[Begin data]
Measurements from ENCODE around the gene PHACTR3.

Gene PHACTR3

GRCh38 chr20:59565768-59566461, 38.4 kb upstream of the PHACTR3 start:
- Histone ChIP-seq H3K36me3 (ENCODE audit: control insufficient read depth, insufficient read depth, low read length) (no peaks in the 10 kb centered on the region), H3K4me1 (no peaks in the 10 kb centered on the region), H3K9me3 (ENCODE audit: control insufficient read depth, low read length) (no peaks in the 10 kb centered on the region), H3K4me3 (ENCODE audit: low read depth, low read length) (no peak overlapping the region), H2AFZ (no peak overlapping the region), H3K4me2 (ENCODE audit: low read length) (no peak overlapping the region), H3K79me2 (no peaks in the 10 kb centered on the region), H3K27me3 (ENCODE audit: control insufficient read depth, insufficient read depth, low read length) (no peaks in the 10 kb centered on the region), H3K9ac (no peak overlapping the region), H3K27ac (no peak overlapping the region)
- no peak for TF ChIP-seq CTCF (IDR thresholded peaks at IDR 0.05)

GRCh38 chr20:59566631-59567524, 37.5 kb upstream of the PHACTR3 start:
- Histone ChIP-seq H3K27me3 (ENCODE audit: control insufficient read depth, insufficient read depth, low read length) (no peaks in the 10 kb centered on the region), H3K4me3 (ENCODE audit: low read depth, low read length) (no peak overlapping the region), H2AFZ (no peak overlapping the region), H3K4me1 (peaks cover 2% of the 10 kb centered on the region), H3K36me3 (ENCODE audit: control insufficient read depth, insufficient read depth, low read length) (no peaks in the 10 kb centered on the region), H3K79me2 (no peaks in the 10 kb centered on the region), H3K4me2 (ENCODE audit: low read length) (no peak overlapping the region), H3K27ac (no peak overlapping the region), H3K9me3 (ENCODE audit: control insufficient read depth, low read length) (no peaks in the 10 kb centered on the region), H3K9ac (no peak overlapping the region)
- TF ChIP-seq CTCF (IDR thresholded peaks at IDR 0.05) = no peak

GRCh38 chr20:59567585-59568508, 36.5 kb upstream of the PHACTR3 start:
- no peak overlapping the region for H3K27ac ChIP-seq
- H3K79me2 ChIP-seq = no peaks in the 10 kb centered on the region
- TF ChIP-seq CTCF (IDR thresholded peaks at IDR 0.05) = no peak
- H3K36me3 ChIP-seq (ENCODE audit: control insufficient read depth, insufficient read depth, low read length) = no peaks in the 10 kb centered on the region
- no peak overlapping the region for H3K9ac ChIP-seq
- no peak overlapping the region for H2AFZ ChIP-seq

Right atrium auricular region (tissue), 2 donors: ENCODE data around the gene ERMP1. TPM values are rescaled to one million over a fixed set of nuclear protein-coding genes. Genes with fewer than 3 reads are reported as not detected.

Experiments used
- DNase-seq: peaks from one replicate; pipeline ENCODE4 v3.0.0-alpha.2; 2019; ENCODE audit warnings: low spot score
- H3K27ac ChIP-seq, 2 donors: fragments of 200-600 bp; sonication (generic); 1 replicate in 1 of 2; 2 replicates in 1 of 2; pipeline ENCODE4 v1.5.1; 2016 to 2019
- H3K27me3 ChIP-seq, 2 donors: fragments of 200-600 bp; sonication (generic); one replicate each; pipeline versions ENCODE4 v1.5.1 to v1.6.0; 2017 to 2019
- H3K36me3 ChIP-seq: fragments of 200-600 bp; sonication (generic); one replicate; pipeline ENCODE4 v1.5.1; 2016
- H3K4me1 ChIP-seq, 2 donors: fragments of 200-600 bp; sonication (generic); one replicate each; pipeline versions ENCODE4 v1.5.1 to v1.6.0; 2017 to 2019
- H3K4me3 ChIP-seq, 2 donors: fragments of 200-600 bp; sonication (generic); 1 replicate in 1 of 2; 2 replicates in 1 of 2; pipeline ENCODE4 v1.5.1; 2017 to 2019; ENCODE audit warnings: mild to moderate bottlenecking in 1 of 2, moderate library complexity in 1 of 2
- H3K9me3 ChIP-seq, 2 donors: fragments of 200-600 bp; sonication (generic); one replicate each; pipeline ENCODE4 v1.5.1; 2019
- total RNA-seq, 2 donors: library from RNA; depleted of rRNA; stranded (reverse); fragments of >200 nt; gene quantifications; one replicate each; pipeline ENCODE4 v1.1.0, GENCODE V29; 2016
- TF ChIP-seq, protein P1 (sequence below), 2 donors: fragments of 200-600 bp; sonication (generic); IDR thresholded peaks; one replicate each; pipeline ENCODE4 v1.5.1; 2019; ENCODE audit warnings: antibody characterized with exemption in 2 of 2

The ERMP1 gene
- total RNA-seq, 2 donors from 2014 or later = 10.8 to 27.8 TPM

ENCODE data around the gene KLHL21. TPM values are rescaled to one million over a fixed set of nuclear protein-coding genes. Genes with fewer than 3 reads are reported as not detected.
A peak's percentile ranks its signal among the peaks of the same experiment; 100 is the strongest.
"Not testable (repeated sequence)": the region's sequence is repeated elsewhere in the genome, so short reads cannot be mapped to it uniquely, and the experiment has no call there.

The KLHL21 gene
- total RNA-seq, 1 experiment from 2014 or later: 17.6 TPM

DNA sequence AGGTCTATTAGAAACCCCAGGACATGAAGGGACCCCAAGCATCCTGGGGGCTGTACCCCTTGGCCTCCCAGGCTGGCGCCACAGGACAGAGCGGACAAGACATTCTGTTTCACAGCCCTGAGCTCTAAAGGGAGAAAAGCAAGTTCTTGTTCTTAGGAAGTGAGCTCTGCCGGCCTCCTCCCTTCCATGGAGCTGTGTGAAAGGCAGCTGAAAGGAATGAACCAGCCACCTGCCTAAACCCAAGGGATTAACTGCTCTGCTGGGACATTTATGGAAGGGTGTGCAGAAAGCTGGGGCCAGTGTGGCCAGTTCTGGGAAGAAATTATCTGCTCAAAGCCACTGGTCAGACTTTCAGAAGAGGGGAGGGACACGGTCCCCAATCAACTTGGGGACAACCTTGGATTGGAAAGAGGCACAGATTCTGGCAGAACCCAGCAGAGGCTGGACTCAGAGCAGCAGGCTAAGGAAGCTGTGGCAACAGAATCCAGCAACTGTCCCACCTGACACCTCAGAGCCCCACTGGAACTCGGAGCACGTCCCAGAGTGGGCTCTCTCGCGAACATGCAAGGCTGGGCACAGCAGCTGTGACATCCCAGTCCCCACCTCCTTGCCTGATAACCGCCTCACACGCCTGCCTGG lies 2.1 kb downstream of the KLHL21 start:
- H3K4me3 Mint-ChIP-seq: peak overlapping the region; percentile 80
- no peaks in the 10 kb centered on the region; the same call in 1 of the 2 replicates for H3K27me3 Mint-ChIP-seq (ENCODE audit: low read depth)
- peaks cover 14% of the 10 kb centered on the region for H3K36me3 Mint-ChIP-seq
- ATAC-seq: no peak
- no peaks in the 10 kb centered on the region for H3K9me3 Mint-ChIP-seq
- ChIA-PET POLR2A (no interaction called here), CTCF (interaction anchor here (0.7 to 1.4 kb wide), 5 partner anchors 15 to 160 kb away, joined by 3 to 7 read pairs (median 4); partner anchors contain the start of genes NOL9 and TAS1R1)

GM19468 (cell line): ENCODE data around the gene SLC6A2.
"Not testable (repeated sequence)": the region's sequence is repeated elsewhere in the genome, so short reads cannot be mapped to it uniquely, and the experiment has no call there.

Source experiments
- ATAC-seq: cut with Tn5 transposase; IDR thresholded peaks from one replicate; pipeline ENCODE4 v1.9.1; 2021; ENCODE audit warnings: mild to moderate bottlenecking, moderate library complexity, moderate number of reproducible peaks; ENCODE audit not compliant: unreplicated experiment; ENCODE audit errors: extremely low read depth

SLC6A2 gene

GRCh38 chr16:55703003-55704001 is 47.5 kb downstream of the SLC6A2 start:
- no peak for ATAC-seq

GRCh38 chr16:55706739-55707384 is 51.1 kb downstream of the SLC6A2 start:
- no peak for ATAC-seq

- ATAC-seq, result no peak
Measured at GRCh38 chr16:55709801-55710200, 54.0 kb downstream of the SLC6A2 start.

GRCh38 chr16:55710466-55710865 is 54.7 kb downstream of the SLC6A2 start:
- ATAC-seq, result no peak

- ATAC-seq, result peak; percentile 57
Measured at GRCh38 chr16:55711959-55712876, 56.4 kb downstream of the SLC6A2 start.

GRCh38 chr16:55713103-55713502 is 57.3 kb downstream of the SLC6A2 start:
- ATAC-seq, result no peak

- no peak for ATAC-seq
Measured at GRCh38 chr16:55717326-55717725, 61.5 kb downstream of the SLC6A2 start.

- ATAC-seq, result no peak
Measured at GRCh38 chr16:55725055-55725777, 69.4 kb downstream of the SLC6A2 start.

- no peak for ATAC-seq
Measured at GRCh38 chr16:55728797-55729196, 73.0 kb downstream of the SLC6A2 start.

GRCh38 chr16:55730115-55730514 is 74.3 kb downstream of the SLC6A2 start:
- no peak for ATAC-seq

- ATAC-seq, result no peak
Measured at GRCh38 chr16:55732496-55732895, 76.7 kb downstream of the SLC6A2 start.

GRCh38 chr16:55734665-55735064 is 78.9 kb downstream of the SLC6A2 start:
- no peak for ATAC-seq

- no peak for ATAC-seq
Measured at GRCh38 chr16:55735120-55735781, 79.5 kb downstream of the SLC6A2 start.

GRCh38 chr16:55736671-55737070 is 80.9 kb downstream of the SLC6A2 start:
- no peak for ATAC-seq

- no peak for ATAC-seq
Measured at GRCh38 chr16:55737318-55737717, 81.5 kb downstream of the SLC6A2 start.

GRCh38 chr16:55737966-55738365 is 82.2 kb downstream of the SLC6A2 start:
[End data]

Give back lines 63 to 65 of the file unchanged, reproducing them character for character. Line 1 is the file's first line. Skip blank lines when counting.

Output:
Measured at GRCh38 chr16:55728797-55729196, 73.0 kb downstream of the SLC6A2 start.

GRCh38 chr16:55730115-55730514 is 74.3 kb downstream of the SLC6A2 start:
- no peak for ATAC-seq